Local Refugee Resettlement Agencies Deal With Drastic Cuts and Trump Policy Changes

Jan 8, 2018

Most of Summit County's refugees have come over the last decade from Bhutan/Nepal and Burma. Neither of those countries is on the list of 11 slated by special vetting by President Trump. But the local refugee picture has been impacted by the overall cut in refugees allowed in the U.S.
Credit M.L. SCHULTZE / WKSU

Both of Summit County’s resettlement agencies are likely to survive the Trump administration’s latest restructuring of refugee efforts nationwide. But they’re also dealing with major changes in numbers, policy and expectations. 

World Relief’s Anna Beth Walters is conducting orientation with Bhakta Bista and three other Bhutanese refugees who arrived in Akron from Nepal in December.

“’I will take the first job. It’s not my ideal job,'" she says. "It’s the attitude we need everyone to have. Because your first job in America is not going to be your dream job…”

Since October, World Relief Akron has resettled 50 people. Most, like Bista, arrived here from the two remaining refugee camps in Nepal, places where he says you have to watch out for floods and for elephants that trample people and huts.

Numbers are relative
In all, the numbers are looking good for the agency to meet its goal of resettling 195 people in this area by the end of September – a goal that is even higher than last year. And the International Institute of Akron expects it will have no trouble meeting its goal this year of 350, even with a 30 percent cut in staff.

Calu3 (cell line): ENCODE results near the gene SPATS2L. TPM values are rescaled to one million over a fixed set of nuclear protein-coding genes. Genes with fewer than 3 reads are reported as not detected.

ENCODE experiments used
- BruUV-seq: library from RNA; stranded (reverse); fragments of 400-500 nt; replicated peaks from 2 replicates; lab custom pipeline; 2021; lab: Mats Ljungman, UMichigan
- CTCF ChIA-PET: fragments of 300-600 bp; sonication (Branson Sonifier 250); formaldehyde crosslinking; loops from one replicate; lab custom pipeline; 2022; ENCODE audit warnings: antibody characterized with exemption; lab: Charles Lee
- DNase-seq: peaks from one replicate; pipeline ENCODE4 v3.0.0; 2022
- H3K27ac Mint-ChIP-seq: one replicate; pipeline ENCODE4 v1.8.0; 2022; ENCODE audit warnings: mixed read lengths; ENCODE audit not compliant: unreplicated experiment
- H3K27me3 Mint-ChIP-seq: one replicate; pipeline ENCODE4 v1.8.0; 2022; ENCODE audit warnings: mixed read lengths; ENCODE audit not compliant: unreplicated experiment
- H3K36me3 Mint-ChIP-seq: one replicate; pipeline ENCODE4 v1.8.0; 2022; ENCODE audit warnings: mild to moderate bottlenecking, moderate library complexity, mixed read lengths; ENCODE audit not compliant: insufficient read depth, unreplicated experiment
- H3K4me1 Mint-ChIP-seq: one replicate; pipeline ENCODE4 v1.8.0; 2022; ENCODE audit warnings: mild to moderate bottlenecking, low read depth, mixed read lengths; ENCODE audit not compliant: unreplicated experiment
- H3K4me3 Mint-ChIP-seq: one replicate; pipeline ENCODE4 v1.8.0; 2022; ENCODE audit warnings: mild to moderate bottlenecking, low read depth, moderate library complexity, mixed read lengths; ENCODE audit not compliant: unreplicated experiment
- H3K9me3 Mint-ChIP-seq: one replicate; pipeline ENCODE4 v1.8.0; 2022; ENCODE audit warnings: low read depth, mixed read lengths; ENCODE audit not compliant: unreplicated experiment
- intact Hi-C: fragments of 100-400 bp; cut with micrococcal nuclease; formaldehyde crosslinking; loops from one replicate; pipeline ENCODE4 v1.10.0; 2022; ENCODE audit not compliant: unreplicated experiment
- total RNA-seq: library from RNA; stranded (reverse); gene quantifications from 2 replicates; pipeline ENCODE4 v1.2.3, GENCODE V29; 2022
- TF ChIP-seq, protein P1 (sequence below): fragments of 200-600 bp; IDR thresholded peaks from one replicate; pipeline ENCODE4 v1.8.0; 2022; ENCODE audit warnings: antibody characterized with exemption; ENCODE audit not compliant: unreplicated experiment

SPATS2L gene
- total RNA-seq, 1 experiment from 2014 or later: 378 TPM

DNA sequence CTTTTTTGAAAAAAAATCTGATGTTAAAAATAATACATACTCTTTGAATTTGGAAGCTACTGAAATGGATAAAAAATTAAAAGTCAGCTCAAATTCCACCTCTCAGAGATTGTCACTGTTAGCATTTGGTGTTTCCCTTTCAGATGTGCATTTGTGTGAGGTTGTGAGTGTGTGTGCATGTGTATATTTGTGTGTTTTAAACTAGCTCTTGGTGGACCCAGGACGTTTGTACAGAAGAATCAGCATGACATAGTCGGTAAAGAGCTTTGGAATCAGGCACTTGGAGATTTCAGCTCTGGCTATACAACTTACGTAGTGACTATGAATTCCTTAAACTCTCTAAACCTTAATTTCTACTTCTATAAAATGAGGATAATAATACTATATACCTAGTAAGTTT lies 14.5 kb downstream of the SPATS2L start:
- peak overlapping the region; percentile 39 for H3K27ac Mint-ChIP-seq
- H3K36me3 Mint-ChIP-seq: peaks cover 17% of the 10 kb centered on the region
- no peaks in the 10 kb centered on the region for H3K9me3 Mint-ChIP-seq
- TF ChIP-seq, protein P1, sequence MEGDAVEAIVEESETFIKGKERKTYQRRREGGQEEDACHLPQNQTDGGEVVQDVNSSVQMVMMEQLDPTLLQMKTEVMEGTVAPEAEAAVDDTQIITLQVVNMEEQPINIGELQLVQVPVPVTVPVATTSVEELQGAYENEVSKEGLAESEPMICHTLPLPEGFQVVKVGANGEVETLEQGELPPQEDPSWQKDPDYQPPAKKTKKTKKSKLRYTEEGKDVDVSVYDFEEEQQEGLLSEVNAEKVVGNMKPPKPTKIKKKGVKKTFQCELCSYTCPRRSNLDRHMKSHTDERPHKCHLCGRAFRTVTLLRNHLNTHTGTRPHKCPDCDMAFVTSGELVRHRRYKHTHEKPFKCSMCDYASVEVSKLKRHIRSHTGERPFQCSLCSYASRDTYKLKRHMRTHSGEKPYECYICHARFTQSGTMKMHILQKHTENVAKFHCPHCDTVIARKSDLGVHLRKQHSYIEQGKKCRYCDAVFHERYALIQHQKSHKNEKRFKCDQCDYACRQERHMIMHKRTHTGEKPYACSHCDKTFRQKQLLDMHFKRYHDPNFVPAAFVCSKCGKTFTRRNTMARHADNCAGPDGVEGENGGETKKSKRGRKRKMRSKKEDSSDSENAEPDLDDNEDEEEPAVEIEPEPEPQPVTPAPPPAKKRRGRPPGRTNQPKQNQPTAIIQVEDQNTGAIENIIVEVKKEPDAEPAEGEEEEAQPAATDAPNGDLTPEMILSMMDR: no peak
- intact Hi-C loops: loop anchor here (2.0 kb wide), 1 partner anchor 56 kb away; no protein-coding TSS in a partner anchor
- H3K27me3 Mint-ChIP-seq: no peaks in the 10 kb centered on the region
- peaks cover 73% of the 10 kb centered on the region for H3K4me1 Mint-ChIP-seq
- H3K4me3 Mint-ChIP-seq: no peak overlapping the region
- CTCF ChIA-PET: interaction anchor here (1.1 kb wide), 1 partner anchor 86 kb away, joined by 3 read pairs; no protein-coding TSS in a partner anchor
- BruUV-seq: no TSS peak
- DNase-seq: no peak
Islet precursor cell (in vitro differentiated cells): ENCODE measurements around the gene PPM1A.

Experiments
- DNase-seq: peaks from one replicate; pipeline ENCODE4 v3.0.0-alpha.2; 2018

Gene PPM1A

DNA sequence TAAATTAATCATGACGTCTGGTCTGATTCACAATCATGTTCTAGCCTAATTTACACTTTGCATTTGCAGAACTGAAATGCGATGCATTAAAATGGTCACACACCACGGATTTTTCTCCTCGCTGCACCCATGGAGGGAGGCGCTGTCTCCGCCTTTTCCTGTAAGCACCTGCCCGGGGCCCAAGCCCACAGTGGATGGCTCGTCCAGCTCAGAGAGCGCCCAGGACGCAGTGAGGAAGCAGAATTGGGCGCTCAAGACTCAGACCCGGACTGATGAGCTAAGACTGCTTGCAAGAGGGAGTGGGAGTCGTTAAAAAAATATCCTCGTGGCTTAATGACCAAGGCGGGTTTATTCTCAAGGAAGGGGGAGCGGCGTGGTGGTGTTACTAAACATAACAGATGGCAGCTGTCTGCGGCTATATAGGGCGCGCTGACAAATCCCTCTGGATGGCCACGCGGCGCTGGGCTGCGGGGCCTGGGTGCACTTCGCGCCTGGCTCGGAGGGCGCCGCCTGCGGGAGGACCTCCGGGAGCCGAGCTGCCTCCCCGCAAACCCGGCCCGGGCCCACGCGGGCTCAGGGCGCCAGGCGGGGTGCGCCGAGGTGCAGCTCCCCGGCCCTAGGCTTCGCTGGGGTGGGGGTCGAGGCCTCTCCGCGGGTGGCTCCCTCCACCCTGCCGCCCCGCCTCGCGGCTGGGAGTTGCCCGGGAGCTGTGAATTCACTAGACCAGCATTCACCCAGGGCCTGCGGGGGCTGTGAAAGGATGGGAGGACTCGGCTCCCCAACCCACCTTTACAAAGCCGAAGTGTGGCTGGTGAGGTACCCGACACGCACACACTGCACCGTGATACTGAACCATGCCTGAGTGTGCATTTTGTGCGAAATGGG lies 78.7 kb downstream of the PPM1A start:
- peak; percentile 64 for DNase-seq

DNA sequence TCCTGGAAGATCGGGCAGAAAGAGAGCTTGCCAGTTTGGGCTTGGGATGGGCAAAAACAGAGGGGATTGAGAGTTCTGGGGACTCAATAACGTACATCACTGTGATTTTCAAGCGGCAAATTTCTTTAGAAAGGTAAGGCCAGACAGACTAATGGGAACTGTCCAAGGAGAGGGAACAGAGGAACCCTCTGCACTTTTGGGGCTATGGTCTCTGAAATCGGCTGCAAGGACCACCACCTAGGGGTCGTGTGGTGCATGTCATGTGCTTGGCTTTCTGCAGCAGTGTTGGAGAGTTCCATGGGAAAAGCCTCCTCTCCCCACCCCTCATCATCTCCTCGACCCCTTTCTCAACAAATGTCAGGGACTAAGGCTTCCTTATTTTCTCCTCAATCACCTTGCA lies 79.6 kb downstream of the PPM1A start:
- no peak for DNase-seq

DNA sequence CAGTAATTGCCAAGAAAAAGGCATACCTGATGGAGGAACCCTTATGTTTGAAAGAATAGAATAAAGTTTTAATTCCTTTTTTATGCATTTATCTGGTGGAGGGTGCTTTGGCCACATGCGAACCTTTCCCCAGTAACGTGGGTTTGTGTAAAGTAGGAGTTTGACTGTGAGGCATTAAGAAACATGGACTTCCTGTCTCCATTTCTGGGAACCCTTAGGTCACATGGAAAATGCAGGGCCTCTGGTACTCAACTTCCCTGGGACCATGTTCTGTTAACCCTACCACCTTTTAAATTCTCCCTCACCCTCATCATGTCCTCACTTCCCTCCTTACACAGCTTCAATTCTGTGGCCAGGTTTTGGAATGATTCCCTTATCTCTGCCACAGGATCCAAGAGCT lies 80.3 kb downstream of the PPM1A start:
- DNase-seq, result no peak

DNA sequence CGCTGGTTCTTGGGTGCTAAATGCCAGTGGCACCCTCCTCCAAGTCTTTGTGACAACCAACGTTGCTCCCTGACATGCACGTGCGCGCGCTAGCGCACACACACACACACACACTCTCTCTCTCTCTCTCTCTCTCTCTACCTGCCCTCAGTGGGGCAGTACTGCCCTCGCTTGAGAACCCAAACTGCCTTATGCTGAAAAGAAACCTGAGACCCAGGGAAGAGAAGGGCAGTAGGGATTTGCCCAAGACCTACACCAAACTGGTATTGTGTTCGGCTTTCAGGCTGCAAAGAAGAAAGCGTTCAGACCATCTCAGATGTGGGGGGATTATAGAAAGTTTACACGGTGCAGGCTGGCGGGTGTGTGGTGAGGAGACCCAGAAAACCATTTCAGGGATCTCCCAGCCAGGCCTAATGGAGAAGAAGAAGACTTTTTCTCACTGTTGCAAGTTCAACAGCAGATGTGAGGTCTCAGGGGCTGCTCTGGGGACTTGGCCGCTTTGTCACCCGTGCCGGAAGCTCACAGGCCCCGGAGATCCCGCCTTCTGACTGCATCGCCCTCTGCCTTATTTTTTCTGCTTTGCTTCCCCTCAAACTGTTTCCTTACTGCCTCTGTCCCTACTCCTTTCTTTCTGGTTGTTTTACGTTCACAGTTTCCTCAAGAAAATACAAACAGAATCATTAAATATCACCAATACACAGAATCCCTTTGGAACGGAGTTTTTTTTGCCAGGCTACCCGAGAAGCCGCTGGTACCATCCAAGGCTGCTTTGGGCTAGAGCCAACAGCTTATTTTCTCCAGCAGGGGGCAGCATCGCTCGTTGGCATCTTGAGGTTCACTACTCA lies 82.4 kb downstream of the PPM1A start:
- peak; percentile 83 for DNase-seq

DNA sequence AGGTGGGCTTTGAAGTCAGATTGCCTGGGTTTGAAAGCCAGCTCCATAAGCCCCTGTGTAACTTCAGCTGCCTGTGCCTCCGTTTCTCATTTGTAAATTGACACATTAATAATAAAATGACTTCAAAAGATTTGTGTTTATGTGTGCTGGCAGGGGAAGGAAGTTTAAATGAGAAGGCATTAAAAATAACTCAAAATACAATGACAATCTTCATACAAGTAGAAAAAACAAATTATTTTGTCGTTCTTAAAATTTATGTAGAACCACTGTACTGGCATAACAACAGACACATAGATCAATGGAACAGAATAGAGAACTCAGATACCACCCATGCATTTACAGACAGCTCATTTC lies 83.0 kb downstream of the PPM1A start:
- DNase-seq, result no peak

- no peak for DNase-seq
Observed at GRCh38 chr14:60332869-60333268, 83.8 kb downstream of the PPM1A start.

Still, the numbers here are relative. Last year, the International Institute alone resettled nearly 800 people, and together, the two agencies resettled more than 900 refugees.

'Previously communication that was coming out of the U.S. State Department was, 'We're going to do everything in our power to hit 45,000,' and that message has changed to, 'We'll see if we can hit 45,000.'

And in much of the rest of the country, the slowdown is far greater: A World Relief office in Wisconsin has resettled just one family since September.

More than 100,000 down to 45,000 down to ?
The primary reason is President Trump. He set the limit for refugees allowed in the U.S. at 45,000, down from more than 100,000. And he’s throttled even further back on those from 11, mostly Muslim, countries.

“It’s been made super clear that this administration is very anti-refugee," says Kara Ulmer, head of World Relief Akron. She says the line has continued to harden. The actual pace of resettlement has been running at just 5,3https://www.ohio.com/akron/news/local/because-of-bhutan-akron-immigration-centers-will-survive-trump00 in the first quarter.